(15 minutes or less)
Arrange five of the washers evenly around the outside rim of the bottom of one tin. Stack five washers in the middle of the bottom of the second tin. In both cases, secure the washers with tape or Velcro™.
(15 minutes or more)
Place both tins at the top of the ramp. Be sure the tops are on. Ask your friends to predict which tin will reach the bottom of the ramp first. Release the tins and let them roll down the ramp. The tin with the mass closer to the center will always reach the bottom first.
At the top of the ramp, both tins have identical potential energy, since both have the same mass and are at the same height. At the bottom of the ramp, each tin will have part of its original potential energy appearing as linear (or translational) kinetic energy and the rest appearing as rotational kinetic energy. Though both tins have the same total mass, each has this mass distributed differently. It is harder to get the tin with its mass distributed along the rim rotating than it is to get the tin with its mass concentrated at the center rotating. The tin with its mass at the rim will use a greater part of its original potential energy just to get rolling than will the tin with its mass concentrated at the center. Therefore the tin with its mass at the rim has less energy available to appear as translational kinetic energy, resulting in a lower linear speed. The tin with its mass concentrated around the rim will lose the race to the bottom of the ramp, and the tin with its mass concentrated at the center will win.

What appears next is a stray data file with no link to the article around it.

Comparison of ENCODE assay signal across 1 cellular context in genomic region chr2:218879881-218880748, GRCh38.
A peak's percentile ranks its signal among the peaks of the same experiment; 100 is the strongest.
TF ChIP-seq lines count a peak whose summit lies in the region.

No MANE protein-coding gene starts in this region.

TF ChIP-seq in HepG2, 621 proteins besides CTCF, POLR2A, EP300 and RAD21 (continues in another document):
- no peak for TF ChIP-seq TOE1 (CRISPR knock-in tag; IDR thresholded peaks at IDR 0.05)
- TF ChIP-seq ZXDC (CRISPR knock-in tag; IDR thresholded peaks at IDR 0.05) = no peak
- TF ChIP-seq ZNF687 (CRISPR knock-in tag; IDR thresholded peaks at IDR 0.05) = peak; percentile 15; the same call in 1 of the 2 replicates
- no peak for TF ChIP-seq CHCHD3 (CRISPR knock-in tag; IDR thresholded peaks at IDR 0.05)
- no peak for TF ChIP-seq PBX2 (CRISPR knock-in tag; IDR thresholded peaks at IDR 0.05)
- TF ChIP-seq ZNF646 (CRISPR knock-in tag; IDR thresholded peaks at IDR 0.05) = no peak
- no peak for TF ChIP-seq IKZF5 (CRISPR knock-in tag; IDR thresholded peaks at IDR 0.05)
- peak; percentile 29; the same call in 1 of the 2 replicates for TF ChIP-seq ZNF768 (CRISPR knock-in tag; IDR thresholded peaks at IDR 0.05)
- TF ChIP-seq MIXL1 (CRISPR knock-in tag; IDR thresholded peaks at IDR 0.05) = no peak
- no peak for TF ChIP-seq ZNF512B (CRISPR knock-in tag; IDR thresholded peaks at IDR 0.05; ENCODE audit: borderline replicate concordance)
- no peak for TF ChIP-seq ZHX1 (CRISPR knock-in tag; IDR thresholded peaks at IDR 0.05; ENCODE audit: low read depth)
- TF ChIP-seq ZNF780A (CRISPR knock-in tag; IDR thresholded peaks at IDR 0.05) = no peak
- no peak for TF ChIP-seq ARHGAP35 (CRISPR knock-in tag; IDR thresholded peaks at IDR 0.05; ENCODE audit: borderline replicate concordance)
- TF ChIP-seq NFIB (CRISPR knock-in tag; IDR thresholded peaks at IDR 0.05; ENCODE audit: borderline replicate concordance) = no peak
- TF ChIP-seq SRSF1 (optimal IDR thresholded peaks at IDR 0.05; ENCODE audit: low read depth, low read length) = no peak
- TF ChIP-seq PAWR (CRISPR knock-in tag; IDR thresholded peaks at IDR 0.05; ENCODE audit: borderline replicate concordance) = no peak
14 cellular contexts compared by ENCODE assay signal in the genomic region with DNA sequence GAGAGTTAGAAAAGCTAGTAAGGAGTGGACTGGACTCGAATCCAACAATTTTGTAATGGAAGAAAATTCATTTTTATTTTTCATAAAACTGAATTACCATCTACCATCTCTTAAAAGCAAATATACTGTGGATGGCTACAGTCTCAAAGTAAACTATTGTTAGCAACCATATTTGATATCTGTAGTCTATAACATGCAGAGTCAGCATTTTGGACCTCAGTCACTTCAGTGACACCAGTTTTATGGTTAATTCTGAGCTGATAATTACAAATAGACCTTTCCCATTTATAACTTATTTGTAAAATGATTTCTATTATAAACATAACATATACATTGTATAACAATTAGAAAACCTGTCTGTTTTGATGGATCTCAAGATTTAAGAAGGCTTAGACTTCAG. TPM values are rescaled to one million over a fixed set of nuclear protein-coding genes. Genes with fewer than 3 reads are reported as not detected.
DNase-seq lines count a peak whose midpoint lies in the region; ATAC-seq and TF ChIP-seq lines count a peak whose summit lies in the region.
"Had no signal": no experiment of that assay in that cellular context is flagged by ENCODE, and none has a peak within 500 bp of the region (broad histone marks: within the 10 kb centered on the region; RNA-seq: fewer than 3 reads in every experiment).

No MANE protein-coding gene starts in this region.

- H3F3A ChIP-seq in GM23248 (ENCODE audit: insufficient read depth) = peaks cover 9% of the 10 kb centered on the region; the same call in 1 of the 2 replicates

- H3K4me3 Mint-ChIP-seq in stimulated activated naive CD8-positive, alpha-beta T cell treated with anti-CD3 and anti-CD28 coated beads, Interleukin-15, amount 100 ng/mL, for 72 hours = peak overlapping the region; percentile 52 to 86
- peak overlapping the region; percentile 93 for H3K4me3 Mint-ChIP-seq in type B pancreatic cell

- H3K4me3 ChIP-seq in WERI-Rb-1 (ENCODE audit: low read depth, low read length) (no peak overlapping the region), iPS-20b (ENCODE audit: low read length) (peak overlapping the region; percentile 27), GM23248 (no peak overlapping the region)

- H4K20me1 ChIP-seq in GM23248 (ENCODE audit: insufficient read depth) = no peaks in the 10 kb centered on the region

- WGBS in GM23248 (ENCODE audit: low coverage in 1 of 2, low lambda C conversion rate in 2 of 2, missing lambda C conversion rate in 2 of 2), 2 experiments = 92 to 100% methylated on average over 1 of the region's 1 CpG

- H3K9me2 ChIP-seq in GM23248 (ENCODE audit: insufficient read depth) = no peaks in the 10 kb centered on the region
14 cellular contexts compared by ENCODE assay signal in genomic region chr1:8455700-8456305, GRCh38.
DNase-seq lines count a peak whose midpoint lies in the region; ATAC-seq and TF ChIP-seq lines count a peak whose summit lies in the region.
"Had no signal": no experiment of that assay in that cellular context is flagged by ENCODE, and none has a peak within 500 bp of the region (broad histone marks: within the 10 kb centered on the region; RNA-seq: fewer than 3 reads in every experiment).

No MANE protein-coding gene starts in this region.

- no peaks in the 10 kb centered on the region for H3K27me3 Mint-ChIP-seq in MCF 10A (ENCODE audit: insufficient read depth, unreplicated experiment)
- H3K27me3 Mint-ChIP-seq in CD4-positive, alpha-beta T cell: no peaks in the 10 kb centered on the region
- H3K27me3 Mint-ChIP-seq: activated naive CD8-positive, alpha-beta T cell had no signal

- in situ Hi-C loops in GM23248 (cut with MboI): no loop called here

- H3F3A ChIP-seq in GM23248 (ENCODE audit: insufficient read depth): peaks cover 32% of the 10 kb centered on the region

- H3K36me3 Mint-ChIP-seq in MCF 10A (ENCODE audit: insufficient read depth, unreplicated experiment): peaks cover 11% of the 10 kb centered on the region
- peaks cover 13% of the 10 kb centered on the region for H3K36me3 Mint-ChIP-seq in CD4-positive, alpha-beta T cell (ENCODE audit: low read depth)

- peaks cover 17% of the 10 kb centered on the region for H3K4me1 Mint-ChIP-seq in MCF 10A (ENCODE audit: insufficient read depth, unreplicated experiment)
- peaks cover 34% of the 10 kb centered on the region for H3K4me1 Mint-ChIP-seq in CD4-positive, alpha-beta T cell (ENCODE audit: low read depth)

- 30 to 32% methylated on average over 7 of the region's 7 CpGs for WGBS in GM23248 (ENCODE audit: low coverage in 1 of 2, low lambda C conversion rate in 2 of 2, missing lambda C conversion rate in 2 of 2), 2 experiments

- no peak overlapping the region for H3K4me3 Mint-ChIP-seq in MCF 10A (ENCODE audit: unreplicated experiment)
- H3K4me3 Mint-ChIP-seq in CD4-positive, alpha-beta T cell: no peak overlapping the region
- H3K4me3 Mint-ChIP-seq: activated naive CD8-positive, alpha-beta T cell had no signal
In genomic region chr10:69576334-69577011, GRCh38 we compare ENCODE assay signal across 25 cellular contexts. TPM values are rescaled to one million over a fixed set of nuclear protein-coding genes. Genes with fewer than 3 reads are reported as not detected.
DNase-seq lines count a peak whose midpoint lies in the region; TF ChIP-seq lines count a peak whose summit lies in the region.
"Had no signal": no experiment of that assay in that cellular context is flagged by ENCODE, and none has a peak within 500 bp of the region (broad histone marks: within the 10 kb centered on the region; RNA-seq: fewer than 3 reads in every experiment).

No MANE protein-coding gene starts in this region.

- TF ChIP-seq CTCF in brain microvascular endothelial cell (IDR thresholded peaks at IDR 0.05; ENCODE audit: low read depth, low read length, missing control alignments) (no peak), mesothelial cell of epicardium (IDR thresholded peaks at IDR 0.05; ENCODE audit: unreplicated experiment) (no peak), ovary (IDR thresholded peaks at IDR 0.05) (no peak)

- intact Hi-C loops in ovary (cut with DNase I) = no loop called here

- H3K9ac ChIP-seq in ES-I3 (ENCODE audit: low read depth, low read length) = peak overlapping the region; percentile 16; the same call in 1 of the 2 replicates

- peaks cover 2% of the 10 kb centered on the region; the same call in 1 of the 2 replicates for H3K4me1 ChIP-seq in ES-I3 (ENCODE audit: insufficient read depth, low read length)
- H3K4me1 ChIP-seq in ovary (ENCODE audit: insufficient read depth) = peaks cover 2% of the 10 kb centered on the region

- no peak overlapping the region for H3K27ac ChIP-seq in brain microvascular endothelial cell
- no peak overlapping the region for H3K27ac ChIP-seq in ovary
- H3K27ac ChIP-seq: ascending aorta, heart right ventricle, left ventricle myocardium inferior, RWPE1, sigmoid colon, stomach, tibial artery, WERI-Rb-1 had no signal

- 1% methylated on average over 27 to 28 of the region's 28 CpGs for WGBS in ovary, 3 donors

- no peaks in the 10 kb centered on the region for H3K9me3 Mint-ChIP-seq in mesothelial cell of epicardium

The use of lightweight "mag" wheels on cars is related to translational and rotational kinetic energy. Imagine that you had two cars of equal overall mass, but one had lightweight "mag" wheels and a heavy chassis, and the other had heavy steel wheels and a light chassis. Given the same energy input, the "mag" wheel car would accelerate more rapidly, since less of the energy supplied would be needed to get the wheels rotating, and more would therefore appear as straightline motion of the car as a whole.
It is interesting to experiment with rolling cans of soup down an inclined plane. Solid soups roll down the incline at a slower rate than liquid soups. The liquid does not have to rotate with the can, so the potential energy of the liquid soup can go into linear motion, not into rotation of the soup.